By editorial board • 

Brown’s record belies claims of transparency

Gov. Kate Brown talks a good talk when it comes to transparency and accountability in government. But she doesn’t walk a very convincing walk.

Brown has repeatedly stumbled when it comes to making public records available in a timely fashion. And she stumbled twice more in recent weeks, in the face of a Nov. 6 referendum on her governmental stewardship.

You’d think a tight re-election campaign would move her to greater openness, for appearance’s sake if nothing else. But it seems fear of releasing anything that might prove useful to Republican challenger Knute Buehler has instead induced her to pinch off the flow, even of information routinely released in the past.

Exhibit A: For many years, former legislative lawyer Greg Chaimov regularly received copies of measures state agencies were proposing for submission to the Legislature in bill form. That gave his business sector clients valuable insight into the administration’s policy agenda for upcoming sessions. It also, of course, made these records open to inspection by any Oregonian so inclined to read them.

But this year, the Brown administration cited attorney-client privilege in denying Chaimov pre-election access. The governor’s legislative policy menu could be made public Nov. 30, it seems, but not, say, Oct. 30.

Chaimov filed a lawsuit seeking access. He won a release order in Marion County Circuit Court, but the administration appealed to the Oregon Court of Appeals. Though “not oblivious to the political context,” the court said, the case could not be given adequate consideration on a pre-election basis.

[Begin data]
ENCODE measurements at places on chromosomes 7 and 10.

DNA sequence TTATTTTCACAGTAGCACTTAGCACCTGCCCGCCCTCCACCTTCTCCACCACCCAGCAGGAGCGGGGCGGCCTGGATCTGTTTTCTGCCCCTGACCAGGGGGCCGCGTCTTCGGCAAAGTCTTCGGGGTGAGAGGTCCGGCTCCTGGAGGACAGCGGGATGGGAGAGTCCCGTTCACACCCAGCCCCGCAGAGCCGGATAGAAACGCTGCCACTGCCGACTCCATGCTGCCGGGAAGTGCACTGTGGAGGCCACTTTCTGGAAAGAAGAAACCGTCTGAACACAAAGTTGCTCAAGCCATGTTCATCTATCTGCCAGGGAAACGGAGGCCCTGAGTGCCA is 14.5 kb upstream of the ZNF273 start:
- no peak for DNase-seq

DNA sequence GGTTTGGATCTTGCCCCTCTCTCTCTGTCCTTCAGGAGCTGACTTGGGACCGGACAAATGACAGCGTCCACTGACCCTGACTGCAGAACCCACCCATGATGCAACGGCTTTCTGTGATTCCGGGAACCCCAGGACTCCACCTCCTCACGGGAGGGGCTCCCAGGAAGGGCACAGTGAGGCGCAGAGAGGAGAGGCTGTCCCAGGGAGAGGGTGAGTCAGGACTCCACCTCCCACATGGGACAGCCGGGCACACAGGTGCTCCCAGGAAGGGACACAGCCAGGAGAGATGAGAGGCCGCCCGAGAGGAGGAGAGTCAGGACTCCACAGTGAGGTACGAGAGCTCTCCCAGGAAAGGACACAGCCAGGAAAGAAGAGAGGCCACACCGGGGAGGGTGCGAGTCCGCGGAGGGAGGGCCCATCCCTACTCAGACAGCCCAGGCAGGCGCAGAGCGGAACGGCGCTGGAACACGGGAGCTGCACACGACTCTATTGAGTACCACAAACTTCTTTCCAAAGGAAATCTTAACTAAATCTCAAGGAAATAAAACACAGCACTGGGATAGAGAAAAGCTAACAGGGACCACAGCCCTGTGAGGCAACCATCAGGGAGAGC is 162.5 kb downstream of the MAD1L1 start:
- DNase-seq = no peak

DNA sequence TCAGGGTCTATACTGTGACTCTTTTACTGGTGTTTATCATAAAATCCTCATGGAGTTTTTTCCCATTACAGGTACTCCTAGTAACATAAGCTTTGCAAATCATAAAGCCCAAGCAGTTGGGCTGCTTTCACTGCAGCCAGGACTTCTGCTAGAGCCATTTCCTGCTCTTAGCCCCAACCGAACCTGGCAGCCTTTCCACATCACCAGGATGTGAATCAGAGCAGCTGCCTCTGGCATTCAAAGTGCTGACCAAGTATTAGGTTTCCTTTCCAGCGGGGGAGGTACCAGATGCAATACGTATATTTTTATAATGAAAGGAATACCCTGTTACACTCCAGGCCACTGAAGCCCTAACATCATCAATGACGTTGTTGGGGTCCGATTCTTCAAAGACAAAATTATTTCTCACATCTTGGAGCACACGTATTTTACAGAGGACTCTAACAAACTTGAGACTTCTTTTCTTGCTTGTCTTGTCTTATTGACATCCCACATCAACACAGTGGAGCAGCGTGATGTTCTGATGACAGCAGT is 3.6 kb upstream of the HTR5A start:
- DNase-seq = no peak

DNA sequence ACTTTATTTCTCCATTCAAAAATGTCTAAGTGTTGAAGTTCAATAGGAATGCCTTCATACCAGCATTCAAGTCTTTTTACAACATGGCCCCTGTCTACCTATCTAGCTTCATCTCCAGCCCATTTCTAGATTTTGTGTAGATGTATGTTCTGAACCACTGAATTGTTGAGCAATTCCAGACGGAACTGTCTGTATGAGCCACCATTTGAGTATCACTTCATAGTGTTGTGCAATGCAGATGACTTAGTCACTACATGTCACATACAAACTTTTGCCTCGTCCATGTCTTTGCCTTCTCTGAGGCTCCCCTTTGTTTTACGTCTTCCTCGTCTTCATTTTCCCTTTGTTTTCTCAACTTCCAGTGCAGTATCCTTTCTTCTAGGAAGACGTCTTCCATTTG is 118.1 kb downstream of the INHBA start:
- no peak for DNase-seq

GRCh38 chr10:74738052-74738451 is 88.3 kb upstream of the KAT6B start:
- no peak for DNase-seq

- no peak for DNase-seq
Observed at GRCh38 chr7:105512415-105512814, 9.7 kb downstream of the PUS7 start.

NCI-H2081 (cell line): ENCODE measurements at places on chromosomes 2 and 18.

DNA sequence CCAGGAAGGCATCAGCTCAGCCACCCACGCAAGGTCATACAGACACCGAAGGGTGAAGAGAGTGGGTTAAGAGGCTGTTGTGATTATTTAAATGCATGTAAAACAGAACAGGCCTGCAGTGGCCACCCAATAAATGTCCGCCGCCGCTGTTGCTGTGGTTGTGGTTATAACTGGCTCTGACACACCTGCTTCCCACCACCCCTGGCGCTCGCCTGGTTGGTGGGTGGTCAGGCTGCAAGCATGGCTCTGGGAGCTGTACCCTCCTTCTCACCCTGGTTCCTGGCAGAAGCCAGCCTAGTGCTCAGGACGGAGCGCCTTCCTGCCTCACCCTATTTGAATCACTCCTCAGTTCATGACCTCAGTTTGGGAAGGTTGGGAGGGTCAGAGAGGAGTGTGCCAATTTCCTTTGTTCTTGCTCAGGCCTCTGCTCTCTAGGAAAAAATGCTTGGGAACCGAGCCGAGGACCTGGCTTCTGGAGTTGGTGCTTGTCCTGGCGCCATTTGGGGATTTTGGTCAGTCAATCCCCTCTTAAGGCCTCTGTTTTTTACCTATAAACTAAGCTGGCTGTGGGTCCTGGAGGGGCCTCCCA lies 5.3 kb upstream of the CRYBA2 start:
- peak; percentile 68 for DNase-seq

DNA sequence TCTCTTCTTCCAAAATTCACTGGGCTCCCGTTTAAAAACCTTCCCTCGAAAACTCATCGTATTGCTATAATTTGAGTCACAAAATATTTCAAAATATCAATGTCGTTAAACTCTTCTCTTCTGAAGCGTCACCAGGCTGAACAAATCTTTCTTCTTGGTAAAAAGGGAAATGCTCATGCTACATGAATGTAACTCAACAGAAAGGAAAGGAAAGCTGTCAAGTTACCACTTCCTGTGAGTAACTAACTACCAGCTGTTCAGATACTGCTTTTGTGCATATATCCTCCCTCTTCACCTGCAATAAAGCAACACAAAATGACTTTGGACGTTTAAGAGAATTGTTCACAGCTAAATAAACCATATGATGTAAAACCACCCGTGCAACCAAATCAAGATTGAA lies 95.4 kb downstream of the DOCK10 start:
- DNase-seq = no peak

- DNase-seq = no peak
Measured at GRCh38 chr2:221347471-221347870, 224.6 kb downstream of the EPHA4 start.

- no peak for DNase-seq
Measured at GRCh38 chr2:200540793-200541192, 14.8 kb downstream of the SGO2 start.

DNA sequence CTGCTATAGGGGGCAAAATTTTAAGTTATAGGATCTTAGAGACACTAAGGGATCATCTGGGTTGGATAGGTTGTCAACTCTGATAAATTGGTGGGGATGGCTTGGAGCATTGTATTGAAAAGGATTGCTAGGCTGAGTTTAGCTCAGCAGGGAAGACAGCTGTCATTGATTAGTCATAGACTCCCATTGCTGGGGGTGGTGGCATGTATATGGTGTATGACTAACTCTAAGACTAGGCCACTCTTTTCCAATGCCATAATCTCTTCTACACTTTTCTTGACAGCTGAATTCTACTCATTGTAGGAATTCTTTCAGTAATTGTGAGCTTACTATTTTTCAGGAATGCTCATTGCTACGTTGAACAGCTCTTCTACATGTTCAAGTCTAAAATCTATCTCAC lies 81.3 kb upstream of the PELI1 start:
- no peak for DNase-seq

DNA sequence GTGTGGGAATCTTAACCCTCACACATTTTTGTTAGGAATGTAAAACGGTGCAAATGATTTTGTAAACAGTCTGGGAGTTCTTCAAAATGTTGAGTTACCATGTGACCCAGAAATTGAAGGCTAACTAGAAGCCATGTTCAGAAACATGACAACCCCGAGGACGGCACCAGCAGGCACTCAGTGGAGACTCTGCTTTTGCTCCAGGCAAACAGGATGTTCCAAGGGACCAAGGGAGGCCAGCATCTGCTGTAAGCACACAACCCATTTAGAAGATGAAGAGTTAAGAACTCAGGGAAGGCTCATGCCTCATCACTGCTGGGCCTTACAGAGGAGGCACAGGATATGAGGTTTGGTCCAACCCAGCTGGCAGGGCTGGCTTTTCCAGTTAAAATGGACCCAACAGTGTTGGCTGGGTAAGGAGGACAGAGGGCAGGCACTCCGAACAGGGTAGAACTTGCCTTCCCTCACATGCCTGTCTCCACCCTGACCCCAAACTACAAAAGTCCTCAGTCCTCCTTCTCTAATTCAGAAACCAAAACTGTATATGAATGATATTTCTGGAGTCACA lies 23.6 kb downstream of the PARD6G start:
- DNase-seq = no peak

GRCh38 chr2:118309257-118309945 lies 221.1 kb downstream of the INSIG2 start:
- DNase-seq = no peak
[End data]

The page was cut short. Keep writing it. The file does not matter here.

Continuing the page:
The attorney-client claim strikes us as wholly without merit. In recent years, stretching the concept into an all-encompassing umbrella has become a regular tactic of officials eager to hide inconvenient truths. But the administration appeal has left the public without timely recourse.

Exhibit B: The state Department of Education, currently headed by recent Brown appointee Colt Gill, has released school performance ratings every fall for years. This year’s ratings were shared with local school officials Oct. 4, in preparation for their public release Oct. 25.

But, at the last minute, Gill concluded sharing of school performance details with the public would have to wait until Nov. 15, moving it conveniently past an election in which the challenger has turned dismal school performance into an indictment of the incumbent. Brown swiftly reversed that call, but it took a tough front-page story in the state’s largest newspaper to spur her to action.

Brown claims to be a champion of all the news that’s fit to print. But her record suggests she’s actually just an advocate of all the news that figures to cast her administration in a favorable light. And the supposedly independent state Department of Justice, headed by party colleague Ellen Rosenblum, has proven remarkably acquiescent in helping Brown close doors.

Sunshine is the best disinfectant when rot begins to invade dark corners of our government, as it inevitably does, regardless of who’s perched at the top at the time. We should all strive to let the sun shine in.



Worst governor this state has had in the last two decades. Clearly an Obama wannabe in desiring to "fundamentally transform" Oregon (for the worse).

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